Public Lettering 2: The Soup Kitchen for the Jewish Poor in Spitafields

This is the second instalment of my monthly-ish public lettering delivery. In a walk around Spitalfields for my PhD research, I photographed The Soup Kitchen for the Jewish Poor. This was a philanthropic enterprise, one of the many during the Victorian period, to feed the newcomer Jews that were arriving in London with no money and no connections. It was founded in 1854 and it was originally situated in Fashion St, in 1902 it moved to 17–19 Butler street — renamed as Brune street in 1937. I didn’t take a picture of the whole front, but there is one in the ‘London Jews in the IWW. We were there too’ website along with a basic history of the Soup Kitchen. For a more personal approach, I recommend the Gentle Author‘s post about it.

The building (1902, Lewis Salomon) was listed as Grade II for its special architectural or historic interest. The terracotta fascia is a good example fo architectural lettering that has lived beyond its original purposes, identifying and enliven the building. The Soup Kitchen was closed in 1992, but the lettering remains,  contributing to creating layers of history, the history of Spitalfields. The Art Nouveau lettering is bold and eccentric, every letter, or almost every letter, includes a special feature. There is nothing subtle here, except for the figures. It beautifully carved, really deep, and there was a real intention of not following the natural spacing created by the tiles. The lettering ‘dances’ through the terracotta, without feeling strained. It fully deserves a mention here.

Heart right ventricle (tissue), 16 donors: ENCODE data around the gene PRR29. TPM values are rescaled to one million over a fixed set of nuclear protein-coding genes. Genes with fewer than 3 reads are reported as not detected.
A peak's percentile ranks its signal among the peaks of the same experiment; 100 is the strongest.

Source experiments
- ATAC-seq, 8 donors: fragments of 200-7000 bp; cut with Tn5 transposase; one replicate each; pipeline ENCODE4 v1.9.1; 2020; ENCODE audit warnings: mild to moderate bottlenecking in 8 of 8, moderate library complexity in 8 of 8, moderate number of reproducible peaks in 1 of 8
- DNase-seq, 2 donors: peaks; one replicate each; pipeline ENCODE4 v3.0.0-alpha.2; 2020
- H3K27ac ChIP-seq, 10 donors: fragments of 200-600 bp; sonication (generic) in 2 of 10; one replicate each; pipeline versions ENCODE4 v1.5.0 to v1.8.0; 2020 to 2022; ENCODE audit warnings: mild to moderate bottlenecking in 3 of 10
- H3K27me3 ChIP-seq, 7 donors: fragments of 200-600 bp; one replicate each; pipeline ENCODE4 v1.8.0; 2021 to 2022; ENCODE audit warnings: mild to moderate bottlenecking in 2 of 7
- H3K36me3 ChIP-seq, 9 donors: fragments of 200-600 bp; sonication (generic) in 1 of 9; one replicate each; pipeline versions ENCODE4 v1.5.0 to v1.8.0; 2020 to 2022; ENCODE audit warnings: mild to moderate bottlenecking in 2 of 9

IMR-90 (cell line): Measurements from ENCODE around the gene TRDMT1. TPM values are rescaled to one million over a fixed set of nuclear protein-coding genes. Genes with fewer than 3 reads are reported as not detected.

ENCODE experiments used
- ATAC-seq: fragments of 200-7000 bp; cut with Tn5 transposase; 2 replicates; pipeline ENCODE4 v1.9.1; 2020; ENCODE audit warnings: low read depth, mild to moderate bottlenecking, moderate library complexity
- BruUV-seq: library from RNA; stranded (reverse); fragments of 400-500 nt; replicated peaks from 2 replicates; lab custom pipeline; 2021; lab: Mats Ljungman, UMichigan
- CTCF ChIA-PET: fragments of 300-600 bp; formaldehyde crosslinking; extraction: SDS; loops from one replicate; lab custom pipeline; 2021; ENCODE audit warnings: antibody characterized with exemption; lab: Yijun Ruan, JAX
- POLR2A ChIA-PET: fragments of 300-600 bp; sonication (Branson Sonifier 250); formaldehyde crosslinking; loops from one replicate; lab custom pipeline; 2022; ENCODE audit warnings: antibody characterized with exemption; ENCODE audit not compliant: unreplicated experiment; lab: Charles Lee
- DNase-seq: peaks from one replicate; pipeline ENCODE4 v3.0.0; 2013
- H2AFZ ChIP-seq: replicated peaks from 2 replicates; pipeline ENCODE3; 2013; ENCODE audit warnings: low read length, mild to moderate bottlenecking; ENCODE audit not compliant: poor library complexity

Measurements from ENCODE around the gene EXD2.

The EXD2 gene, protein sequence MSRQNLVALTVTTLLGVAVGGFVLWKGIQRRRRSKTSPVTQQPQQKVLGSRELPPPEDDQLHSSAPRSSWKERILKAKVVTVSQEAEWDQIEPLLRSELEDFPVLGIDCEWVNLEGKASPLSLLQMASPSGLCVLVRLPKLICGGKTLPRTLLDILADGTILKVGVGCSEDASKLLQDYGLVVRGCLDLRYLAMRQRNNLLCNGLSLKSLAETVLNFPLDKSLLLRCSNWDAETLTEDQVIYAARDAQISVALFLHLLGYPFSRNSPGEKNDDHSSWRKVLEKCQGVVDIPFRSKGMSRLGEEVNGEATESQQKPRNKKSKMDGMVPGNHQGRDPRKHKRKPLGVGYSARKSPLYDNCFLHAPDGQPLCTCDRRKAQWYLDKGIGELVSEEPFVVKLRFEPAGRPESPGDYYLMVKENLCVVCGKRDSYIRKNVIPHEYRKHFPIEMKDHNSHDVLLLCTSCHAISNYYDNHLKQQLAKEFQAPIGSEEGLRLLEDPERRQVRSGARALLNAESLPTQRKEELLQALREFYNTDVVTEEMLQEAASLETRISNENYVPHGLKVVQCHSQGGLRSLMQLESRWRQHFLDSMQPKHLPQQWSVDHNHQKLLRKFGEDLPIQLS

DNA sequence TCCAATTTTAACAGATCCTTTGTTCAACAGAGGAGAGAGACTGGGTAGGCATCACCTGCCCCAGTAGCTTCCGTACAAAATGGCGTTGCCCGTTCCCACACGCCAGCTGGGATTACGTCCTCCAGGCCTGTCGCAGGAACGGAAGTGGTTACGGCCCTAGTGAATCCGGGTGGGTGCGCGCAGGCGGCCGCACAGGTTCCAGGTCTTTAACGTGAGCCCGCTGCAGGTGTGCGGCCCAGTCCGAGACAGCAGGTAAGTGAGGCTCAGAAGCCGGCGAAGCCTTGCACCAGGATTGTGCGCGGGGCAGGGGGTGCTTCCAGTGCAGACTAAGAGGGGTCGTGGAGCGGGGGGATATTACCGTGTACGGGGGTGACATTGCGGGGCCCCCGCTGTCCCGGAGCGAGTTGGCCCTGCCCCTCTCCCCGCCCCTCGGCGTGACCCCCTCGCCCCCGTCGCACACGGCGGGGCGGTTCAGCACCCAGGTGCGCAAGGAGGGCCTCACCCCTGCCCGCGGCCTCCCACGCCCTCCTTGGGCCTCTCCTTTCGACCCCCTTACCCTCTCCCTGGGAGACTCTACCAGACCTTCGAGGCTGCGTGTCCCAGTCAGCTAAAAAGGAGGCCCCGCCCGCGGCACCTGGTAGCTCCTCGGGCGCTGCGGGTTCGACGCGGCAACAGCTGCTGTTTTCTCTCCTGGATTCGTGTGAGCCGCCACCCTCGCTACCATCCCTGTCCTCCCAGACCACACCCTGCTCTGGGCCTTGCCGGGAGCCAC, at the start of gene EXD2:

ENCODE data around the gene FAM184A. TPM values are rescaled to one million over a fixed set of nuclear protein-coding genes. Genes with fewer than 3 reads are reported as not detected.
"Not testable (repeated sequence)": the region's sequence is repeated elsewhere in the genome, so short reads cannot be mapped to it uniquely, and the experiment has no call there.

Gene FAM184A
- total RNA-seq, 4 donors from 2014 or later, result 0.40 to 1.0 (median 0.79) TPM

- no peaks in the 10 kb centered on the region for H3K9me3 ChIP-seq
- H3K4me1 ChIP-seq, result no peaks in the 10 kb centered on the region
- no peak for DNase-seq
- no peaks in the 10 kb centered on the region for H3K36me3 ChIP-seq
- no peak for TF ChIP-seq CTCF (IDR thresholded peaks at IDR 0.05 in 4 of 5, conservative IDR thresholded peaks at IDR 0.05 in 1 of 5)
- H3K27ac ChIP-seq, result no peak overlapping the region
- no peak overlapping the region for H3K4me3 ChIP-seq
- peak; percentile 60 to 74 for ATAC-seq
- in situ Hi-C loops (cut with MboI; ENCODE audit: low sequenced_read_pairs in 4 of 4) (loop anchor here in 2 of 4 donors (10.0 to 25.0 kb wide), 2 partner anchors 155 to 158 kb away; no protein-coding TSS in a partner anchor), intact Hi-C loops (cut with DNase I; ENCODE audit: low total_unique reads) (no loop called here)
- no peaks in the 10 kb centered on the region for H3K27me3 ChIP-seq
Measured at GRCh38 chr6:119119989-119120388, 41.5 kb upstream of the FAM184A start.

Reynolds New Map of London and Suburbs, 1882.
Plan from Stepney Borough Guide, 1952.

Pictures August 2017

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